Ohio is a largely forested state that captures the transition from a subtropical to a temperate climate, meaning that what species (pf animals, plants, or mushrooms) you can see in the state might have a great deal to do with where in the state you are. Overall, there are over 2000 species of fungus known in the state, though only a few are known to produce edible mushrooms (most produce fruiting bodies that are either too small to eat or have not yet been evaluated for edibility. Only a few are known to be poisonous)[i]. Mushroom-hunting is a popular activity in Ohio, but while some public lands are open to mushroom-hunting (within certain limits), others are not[ii].
Here is a small sampling of Mushrooms in Ohio.
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Edible Wild Mushrooms in Ohio
Most of Ohio’s edible mushrooms fruit in the spring, usually some time from mid-April through the end of May, but there are exceptions.
The shaggy mane[iii] looks a bit like a closed umbrella in shape, with a long, narrow cap. The upper surface is covered in large, soft scales, hence the “shaggy,” unlike this species close relative and look-alike, The Ink Cap. These mushrooms do a curious thing when they are ready to release their spores; rather than letting the spores blow away as a powder, the mushroom liquefies, turning into a black, spore-filled goo. The transformation into goo is gradual, starting with the edge of the cap and then proceeding upward and inward. And yet the mushroom is edible, with a subtle, earthy flavor that pairs well with chicken or rice. Even the goo makes an interesting black food-dye.
There are two caveats. First, Coprinus species cause reactions to alcohol. It’s best to not only not have alcohol with a Coprinus meal but to abstain from alcohol for two days afterwards. Second, anyone thinking of harvesting these mushrooms should know they won’t keep. Even in the refrigerator, they will turn to goo in less than a day.
“Shaggy parasol” is a common name applied to multiple closely-related species, all of which have thick, fleshy scales on the top of the cap. C. rhacodes (often misspelled “rachodes”) reportedly tastes delicious. It has white spores. One of its relatives, C. molybdites (the false parasol, though it, too, is sometimes called the shaggy), may also be tasty, but usually makes tasters very sick. It has green spores. A third species, C. brunneum, is generally classed as an edible but also makes some people sick. It has white spores that sometimes become green. There may be still other species not yet identified. Not only do poisonous and edible species thus share a common name, but the definitions (and spellings) of these species appear confused, at least for some writers, and possibly some mycologists as well.
Morels are a group of highly-prized edible species, all sharing a tall, narrow cap with a pitted, honeycomb-like surface. It’s fairly easy to recognize that a mushroom is a morel—they could be confused with false morels, early morels, or even certain stinkhorns, but a careful look will resolve the confusion. What’s harder is determining which species of morel the mushroom belongs to. Several morel species are highly variable, while others are close look-alikes. Common names and scientific names often don’t correspond to each other.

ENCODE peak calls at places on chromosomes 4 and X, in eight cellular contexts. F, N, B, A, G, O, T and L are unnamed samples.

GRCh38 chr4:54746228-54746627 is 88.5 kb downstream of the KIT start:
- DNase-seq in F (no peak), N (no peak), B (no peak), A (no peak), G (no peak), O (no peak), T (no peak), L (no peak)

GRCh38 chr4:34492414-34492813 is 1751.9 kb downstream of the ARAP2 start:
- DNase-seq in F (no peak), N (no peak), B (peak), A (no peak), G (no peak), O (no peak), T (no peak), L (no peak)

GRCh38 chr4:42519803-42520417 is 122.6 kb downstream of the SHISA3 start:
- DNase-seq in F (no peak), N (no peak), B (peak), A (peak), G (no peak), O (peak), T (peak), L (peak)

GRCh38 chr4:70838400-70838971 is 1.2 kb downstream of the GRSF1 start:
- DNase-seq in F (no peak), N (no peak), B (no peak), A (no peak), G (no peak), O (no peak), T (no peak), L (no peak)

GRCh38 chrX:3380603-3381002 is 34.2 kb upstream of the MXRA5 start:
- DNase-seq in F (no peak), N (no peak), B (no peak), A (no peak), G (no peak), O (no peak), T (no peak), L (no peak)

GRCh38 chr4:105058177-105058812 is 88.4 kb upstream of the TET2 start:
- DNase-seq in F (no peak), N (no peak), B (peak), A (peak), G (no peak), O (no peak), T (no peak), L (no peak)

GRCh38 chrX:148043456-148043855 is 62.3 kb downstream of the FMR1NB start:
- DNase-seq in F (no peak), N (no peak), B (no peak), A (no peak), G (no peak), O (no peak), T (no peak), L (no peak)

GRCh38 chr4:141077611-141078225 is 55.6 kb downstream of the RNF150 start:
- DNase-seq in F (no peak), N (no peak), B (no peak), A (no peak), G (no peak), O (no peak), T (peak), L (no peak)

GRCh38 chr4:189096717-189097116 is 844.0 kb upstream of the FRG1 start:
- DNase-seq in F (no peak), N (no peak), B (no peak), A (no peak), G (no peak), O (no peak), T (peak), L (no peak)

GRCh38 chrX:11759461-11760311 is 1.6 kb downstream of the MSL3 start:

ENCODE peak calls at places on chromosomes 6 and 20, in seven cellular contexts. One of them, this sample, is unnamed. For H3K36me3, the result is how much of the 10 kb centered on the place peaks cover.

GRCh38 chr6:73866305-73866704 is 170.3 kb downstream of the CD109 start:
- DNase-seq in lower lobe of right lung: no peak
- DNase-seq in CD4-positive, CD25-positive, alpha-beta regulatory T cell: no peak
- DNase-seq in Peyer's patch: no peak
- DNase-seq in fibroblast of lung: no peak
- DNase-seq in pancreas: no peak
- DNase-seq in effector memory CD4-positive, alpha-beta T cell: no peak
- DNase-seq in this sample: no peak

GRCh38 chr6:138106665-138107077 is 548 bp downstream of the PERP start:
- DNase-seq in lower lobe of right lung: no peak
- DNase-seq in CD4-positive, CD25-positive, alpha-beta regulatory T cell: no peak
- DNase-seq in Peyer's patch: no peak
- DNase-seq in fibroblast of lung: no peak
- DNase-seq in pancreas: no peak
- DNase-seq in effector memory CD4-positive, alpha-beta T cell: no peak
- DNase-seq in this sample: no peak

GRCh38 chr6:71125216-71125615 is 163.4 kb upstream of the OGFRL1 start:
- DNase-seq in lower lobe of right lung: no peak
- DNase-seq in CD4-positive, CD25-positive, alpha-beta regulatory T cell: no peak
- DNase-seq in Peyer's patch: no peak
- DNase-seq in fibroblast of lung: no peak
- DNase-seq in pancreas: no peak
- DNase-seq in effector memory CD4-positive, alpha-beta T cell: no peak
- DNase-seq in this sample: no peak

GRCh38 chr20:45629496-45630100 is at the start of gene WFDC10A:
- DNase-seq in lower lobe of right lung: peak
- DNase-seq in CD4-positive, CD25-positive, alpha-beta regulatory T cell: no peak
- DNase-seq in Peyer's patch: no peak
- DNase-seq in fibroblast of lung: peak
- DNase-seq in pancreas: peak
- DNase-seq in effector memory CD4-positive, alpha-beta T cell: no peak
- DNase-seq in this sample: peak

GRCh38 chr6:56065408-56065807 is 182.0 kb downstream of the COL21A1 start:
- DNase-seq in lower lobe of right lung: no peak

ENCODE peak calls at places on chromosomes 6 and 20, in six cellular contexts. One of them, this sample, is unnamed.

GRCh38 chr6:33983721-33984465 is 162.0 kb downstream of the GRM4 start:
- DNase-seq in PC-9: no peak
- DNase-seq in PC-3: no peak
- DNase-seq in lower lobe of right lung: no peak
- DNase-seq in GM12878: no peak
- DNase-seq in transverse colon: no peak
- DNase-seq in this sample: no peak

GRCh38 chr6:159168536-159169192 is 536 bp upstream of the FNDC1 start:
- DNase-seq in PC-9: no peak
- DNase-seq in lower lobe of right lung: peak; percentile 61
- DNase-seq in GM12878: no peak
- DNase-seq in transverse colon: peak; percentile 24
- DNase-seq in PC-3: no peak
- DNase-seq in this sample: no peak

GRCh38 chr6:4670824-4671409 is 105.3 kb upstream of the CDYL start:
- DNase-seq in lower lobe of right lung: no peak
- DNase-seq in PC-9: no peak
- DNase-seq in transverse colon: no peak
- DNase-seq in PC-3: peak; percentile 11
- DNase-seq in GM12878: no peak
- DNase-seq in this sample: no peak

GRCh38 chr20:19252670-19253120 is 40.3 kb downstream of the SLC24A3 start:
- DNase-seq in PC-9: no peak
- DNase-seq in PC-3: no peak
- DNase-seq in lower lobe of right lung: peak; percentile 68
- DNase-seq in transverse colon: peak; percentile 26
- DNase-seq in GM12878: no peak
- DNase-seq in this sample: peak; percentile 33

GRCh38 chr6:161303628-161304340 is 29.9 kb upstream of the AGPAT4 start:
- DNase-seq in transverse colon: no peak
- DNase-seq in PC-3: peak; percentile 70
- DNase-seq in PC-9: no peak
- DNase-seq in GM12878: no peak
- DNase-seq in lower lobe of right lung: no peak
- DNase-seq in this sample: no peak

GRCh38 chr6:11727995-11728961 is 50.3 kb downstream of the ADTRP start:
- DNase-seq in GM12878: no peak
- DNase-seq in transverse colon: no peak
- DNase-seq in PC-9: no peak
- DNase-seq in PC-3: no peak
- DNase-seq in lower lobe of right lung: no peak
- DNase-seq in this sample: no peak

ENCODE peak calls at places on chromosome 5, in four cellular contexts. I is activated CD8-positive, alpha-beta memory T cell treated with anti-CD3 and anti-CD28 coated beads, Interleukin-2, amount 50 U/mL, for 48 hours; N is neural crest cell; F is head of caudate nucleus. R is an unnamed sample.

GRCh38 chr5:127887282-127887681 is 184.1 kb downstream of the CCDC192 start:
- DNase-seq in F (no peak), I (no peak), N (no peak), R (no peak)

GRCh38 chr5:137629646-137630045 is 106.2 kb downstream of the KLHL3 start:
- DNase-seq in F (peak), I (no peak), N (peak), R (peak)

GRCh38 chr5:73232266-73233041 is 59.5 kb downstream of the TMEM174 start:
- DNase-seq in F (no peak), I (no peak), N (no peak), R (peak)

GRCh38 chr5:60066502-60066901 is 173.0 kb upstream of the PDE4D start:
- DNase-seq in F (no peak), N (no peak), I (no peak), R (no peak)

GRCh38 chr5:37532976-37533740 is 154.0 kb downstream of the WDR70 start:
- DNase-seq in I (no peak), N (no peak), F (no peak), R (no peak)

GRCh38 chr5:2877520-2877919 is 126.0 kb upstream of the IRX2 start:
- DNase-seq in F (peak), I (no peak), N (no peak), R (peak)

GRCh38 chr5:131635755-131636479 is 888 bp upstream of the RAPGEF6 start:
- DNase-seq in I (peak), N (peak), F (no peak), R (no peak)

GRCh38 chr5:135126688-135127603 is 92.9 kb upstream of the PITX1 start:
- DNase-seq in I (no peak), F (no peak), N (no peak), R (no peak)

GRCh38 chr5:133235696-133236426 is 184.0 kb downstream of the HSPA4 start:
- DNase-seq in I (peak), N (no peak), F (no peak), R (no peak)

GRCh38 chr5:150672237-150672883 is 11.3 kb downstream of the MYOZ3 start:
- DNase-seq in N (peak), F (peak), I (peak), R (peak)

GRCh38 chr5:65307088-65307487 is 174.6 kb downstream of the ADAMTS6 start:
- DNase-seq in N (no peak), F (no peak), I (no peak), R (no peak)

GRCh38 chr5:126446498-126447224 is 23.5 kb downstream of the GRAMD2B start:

Morels are often described as very safe for foragers, a distinctive-looking group whose members are all edible—even delicious. Actually, morels do sometimes contain the same toxins false morels do, and have caused illness The difference is that morel poisonings are rare.
The meadow mushroom[iv] is essentially the wild equivalent of the cultivated white button (and the closely-related crimini/portobello). It is white or whitish with pink gills that turn dark brown with age. The white color makes confusion with the destroying angels all too possible, though the gills of the destroying angels are white.
Jack[v] is a wide-spread species of ringed bolete, with a cap that indeed gets slippery when damp. He’s not prized as a dinner companion, but is certainly welcome at many tables, as he seldom sickens the other guests. Removing the skin on the surface of the cap may lessen the chance of the rare bad reaction.
Psychedelic Magic Mushrooms in Ohio
Possession or use of psychedelic mushrooms has been legalized or at least decriminalized in some places, but Ohio is not one of those places. Even possession of spores is now illegal. At least ten “active” species grow wild in Ohio, though, and definitely tempt some people[vi]. The same warnings about proper identification apply to these species as to culinary mushrooms—some “active” species have poisonous, even deadly look-alikes.
The genus, Gymnopilus, known for its rusty-colored spores, mostly brownish or orangish mushrooms, and its fondness for wood, has about 200 species world-wide. Only 14 of these are “active,” but at least three out of the 14 grow in Ohio. “Gyms,” as they are sometimes known, contain psilocybin, but may contain another psychotropic substance as well, since users report a qualitative difference between the high of a gym and that of a Psilocybe.
The Blue Gym, G. aeruginosus [vii], is usually dull yellow with blue or blue-green stains. It is considered moderately potent, but is rarely used and not well-known. The Yellow Gym, G. luteofolius [viii], is yellow to orange, getting rusty with age. It is not often used, possibly because it is so very bitter in taste, so its potency, which may be low, is not well-known. G. luteus [ix] is part of a group of species split off from or associated with G. junonius, the well-known big laughing gym, but finding information about G. luteus itself is difficult.